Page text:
Another of the contemptuous views that existed in the past and which have left their undesirable effects in world literature is that woman is the origin of sin, and that her existence is the source of sin and temptation. The woman is a small devil. They say in every sin or crime committed by man, woman had her hand. According to the man in himself is innocent of any sin: it is a woman who drags him towards sin. They say Satan cannot find his way to man’s being directly: It is only through a woman that he can deceive man. Satan tempts women, and woman tempts man. They say the first Adam, who was deceived by Satan and turned out of the Paradise of happiness, was deceived through a woman. Satan tempted Eve, and Eve tempted Adam.
The Qur’an relates the story of the Paradise of Adam but never says that Satan or a snake tempted Eve and she tempted Adam. Neither does the Quran describe Eve as the main person responsible, nor does it exonerate her from the sin. The Qur’an says: O Adam, inherent, thou and thy wife, the Garden, and eat of where you will (7:19). Wherever the Qur’an describes the matter of Satan’s tempting, it uses the pronouns in the form of the
dual (i.e., referring to two persons). It says:
Satan tempted both of them, (7:20) So he led them both on by delusion, (7:22)
And he swore to both of them, “Truly, I am for you both a sincere adviser.” (7:21)
In this way, the Qur’an strongly refutes the misconception which was prevalent at that time and which is still found in certain quarters and among certain people of this world and exonerates the female sex from the accusation that woman is the source of temptation and sin, and is half a devil.
Another contemptuous view that exists concerning women is in the field of her spiritual ability. They say: “A woman cannot go to Heaven. A woman cannot traverse the spiritual and divine stages of enlightenment. A woman cannot attain proximity to God as can a man.” The Qur’an, on the other hand, has made it explicitly clear in a large number of verses that reward in the life after death and nearness to God to not depend upon sex, but upon faith and deeds, whether they be of a woman or a man. For every great and pious man, the Qur’an mentions a great and pious woman alongside him. The wives of Adam and Ibrahim (Abraham) and the mothers of Musa (Moses) and Isa (Jesus) are mentioned with great esteem. Although the Qur’an refers to the wives of Nuh (Noah) and Lut (Lot) as being unworthy of their husbands, it does not ignore the wife of Fir’awn (Pharaoh) as a woman of distinction under the control of a detestable man. It can be said that the Qur’an purposely seeks to keep a balance in its histories and the leading role in them is not confirmed to men.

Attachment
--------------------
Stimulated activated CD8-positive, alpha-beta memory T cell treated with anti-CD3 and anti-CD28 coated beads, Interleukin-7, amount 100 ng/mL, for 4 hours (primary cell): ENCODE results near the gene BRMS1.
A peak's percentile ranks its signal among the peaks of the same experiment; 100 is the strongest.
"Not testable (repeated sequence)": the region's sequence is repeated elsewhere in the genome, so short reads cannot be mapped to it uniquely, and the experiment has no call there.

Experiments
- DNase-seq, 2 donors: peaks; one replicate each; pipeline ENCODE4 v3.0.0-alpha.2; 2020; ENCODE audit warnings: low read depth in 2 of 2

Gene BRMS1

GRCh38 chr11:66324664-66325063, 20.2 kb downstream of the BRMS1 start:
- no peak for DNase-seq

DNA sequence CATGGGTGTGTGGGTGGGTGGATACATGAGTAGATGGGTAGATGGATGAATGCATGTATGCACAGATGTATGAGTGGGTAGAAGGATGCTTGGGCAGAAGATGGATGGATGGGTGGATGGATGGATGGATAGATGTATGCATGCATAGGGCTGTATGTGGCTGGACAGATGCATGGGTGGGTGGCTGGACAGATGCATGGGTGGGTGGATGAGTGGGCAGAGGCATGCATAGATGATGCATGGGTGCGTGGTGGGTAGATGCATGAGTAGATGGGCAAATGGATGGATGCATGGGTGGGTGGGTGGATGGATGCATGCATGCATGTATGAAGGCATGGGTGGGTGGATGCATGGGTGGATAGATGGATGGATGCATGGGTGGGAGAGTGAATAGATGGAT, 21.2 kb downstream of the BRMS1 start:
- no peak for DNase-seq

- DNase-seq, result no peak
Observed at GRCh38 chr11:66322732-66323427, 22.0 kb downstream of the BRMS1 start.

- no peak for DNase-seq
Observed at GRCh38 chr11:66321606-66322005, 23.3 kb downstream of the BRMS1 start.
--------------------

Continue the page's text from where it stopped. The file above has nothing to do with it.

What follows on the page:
About the mother of Musa the Qur’an says: So we revealed to Moses’ mother, “Suckle him, then, when thou fearest for him, cast him into the water, and do not fear, neither sorrow, for We shall return him to thee.” (28:7)
About Maryam (Mary) the mother of Isa, the Qur’an says that she had attained such an elevated spiritual degree that the angels used to visit her in her prayer-niche and converse with her. Sustenance was supplied to her from an invisible source. She had attained so high a position of Divine favor that it completely astounded the prophet of that time, and exceeded his own degree. Zakariyya (the prophet) was dumb-founded when he looked upon her.
In the history of Islam itself, there are many pious and distinguished women. There can be few men who are able to reach the high status of Khadijah,  and no men can except the Holy Prophet himself and Ali attain the status of az-Zahra.  az-Zahra excelled her sons, the Imams, and all the prophets as well, excepting the Seal of the Prophet Muhammad (s.a.w.a.). Islam does not make any difference between man and woman in the journey from this world towards al-Haqq (the Truth, i.e., towards God). The only difference that Islam makes is in the journey from al-Haqq to this world, in returning to mankind and bearing the prophetic message, and here it recognizes the man as being more suitable.